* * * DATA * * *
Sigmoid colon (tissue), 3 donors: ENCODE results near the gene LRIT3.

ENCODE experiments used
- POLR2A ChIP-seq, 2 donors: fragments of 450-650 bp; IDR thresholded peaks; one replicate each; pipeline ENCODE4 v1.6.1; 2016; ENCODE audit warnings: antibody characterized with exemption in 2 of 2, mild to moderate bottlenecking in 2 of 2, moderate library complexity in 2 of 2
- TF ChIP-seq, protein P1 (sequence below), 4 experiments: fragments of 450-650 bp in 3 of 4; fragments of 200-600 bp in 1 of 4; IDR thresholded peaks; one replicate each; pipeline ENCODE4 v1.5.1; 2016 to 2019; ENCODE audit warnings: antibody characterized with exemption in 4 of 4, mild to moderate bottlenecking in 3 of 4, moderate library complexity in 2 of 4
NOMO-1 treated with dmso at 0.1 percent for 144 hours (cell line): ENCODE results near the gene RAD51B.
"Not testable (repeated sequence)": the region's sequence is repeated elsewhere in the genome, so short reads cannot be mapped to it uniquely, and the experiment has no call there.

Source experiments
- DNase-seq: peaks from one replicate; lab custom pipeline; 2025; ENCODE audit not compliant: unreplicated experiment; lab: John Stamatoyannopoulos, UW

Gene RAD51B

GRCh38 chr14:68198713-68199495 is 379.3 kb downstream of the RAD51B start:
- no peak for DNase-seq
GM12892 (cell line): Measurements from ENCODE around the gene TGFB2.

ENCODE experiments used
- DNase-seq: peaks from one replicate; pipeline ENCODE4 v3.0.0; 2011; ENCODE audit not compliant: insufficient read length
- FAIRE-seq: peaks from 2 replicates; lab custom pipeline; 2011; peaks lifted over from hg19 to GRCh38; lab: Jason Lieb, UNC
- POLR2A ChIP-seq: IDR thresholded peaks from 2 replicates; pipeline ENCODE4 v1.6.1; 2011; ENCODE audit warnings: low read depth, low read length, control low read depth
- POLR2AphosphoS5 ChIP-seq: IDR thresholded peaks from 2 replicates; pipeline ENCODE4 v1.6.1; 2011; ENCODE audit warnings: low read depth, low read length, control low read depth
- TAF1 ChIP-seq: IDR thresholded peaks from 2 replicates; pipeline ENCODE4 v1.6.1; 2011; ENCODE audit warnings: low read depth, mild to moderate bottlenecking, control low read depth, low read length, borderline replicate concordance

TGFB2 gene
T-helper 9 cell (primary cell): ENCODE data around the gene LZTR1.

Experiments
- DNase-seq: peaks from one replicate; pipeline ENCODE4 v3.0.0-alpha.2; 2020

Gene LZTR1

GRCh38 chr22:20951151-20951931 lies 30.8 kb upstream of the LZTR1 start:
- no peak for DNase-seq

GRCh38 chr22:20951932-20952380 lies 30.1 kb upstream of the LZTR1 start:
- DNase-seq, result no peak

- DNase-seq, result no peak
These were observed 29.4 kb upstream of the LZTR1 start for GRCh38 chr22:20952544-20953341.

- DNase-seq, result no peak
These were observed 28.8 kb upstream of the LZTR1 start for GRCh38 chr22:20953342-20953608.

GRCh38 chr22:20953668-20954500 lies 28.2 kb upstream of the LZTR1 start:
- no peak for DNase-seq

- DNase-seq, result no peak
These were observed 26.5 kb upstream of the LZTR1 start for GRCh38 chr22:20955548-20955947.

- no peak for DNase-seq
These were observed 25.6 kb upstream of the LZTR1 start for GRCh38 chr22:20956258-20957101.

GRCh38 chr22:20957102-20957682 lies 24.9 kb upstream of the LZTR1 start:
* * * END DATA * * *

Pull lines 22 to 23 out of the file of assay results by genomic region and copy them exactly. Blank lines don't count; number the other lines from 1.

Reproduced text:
- DNase-seq: peaks from one replicate; pipeline ENCODE4 v3.0.0-alpha.2; 2020

Gene LZTR1